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One way to envision the McCain-Obama presidential race is as a boxing match — particularly like the famous Mohammed Ali championship fights.
The deliberate McCain is like a Sonny Liston or George Foreman trying to cut the ring in half and force his lighter-footed opponent onto the ropes. For McCain, this comes in the form of numerous proposed town-hall debates, where he hopes that face-to-face questions and answers will fall on his less-seasoned opponent like sudden haymakers.
In turn, Obama is like Ali; his style is to keep moving — and stay out of reach of his opponent. Obama does this through rhetorically masterful addresses to large, adoring crowds. He knows that the more McCain is forced to spar at a distance via set speeches in front of a teleprompter, the more he wears down the elder senator, who appears outclassed on the evening news.
Or maybe the better analogy is Aesop’s fable of the tortoise and the hare. At 71, a slower McCain keeps plodding along at a steady pace, hoping that an overconfident, dashing Obama will rest on his wide lead in many polls, coast, make some more gaffes, and then let him crawl on by. Something like that happened in the Republican primary when the once dead-last, written-off McCain eventually walked past all his front-running rivals.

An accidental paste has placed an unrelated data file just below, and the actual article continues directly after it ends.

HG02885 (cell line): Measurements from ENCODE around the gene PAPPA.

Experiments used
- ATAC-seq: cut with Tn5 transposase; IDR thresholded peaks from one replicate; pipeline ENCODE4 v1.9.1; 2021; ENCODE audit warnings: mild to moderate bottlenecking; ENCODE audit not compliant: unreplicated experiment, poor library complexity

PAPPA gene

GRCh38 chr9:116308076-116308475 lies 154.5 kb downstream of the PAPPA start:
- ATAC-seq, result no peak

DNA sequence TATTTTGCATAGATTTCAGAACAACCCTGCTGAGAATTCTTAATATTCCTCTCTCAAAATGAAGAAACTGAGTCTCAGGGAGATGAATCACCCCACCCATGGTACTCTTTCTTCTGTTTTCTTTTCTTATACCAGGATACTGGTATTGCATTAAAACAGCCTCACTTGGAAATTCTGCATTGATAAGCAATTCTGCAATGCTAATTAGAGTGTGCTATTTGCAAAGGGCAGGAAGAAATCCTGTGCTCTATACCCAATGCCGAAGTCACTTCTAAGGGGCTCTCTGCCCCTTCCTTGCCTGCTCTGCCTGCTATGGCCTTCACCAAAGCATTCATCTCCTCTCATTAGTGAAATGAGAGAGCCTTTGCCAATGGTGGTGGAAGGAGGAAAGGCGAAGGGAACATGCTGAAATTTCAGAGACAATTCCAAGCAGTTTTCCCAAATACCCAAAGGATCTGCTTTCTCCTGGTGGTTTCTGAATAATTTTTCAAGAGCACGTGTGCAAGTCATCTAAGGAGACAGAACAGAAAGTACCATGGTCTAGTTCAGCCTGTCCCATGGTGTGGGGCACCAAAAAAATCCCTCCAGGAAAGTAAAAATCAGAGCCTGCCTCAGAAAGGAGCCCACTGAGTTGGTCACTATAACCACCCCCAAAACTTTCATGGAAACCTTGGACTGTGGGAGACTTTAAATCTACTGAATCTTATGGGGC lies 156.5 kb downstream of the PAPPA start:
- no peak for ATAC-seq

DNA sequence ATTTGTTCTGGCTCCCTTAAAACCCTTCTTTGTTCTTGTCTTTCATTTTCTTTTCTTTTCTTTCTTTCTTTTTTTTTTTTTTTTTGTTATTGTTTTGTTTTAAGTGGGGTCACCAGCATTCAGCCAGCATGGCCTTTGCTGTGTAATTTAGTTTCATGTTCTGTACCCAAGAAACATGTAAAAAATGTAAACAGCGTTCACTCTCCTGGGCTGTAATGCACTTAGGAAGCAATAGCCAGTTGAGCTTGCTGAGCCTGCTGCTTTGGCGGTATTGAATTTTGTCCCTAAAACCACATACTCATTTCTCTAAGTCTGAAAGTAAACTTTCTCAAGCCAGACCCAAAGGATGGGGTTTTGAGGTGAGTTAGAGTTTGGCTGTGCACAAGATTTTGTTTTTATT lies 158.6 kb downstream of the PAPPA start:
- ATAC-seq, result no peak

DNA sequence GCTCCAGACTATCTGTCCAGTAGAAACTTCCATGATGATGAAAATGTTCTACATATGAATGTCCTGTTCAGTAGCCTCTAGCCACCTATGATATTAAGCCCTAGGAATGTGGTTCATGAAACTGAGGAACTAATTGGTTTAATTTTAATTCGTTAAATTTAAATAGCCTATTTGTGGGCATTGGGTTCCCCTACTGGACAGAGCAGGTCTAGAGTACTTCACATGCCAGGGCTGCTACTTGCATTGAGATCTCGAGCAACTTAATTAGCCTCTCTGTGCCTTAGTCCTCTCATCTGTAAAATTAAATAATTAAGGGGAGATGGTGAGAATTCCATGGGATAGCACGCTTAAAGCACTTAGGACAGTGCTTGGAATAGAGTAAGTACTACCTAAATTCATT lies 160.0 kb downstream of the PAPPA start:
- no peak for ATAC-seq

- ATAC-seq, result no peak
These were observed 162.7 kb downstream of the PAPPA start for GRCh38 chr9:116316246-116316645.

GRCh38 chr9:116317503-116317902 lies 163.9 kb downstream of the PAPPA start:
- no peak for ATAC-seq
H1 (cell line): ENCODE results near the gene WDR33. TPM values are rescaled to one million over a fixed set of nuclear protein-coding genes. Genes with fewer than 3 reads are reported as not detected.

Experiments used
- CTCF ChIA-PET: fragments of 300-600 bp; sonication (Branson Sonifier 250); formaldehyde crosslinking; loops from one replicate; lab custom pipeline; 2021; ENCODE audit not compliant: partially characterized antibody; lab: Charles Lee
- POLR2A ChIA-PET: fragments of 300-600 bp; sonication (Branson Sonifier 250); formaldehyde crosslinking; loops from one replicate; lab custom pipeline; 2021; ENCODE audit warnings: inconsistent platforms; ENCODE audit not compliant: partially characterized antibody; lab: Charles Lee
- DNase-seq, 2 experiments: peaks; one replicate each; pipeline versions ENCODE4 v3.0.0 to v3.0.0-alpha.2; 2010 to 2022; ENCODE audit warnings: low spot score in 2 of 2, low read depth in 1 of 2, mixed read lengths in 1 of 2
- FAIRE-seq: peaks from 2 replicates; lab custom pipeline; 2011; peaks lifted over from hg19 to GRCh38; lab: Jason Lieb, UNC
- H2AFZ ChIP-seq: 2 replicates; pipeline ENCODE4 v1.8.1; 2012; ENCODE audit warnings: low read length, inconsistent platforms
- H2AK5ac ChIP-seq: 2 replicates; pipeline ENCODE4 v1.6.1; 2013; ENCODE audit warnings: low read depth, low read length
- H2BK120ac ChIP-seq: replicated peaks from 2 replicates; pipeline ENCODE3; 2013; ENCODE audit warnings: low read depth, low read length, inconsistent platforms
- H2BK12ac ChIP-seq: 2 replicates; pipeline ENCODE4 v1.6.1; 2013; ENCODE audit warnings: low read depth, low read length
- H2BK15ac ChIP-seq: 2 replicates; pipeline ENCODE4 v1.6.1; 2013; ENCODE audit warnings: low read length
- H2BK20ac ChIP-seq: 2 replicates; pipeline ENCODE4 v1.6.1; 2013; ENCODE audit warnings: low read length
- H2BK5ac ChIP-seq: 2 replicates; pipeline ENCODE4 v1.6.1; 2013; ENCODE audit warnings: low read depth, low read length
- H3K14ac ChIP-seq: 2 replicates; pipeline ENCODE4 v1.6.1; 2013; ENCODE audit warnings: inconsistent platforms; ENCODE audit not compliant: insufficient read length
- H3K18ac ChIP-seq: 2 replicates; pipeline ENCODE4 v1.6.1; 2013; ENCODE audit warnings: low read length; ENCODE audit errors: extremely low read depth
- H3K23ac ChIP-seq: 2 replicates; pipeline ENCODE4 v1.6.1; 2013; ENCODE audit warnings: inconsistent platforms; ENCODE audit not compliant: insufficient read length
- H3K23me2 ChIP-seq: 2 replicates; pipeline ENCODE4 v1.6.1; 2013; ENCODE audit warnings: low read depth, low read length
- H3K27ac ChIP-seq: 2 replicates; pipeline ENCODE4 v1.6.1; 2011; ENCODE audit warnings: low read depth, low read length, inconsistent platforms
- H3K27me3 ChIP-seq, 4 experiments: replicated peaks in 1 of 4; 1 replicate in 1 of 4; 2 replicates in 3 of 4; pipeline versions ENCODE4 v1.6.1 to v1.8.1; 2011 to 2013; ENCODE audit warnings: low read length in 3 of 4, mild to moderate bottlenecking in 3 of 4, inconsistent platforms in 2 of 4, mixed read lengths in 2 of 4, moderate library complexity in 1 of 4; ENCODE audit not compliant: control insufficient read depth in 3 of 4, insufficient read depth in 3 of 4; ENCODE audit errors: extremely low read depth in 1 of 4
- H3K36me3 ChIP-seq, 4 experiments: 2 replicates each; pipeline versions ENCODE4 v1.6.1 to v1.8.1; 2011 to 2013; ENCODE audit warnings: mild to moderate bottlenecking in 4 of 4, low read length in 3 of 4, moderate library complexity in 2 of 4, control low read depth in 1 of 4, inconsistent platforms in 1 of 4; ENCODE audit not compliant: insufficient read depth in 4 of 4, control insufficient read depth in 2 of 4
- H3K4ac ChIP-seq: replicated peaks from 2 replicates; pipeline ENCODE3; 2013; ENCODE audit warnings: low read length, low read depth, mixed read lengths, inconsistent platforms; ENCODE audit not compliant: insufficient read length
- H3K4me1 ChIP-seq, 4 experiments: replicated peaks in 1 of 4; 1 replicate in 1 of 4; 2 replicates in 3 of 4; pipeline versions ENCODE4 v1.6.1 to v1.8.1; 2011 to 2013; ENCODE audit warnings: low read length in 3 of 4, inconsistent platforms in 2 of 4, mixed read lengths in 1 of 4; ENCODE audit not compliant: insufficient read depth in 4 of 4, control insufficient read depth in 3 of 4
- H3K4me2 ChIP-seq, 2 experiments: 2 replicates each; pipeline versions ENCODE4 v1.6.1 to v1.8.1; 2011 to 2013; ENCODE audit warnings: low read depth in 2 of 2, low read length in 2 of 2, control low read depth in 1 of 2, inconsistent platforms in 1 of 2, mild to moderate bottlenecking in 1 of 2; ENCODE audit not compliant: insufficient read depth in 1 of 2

Can McCain the combat veteran still take down Obama as the liberal proponent of gun control? Nope. Obama says he supports the recent Supreme Court decision striking down Washington, D.C., gun laws — attributing his earlier approval of similar gun-control legislation to the indiscretions of an aide who filled out a questionnaire wrongly.
Q: Is the D.C. law prohibiting ownership of handguns consistent with an individual's right to bear arms?
A: As a general principle, I believe that the Constitution confers an individual right to bear arms. But just because you have an individual right does not mean that the state or local government can't constrain the exercise of that right, in the same way that we have a right to private property but local governments can establish zoning ordinances that determine how you can use it.
Q: But do you still favor the registration & licensing of guns?
A: I think we can provide common-sense approaches to the issue of illegal guns that are ending up on the streets. We can make sure that criminals don't have guns in their hands. We can make certain that those who are mentally deranged are not getting a hold of handguns. We can trace guns that have been used in crimes to unscrupulous gun dealers that may be selling to straw purchasers and dumping them on the streets.
Originally posted by Andrew E. Wiggin
So .... the author got it wrong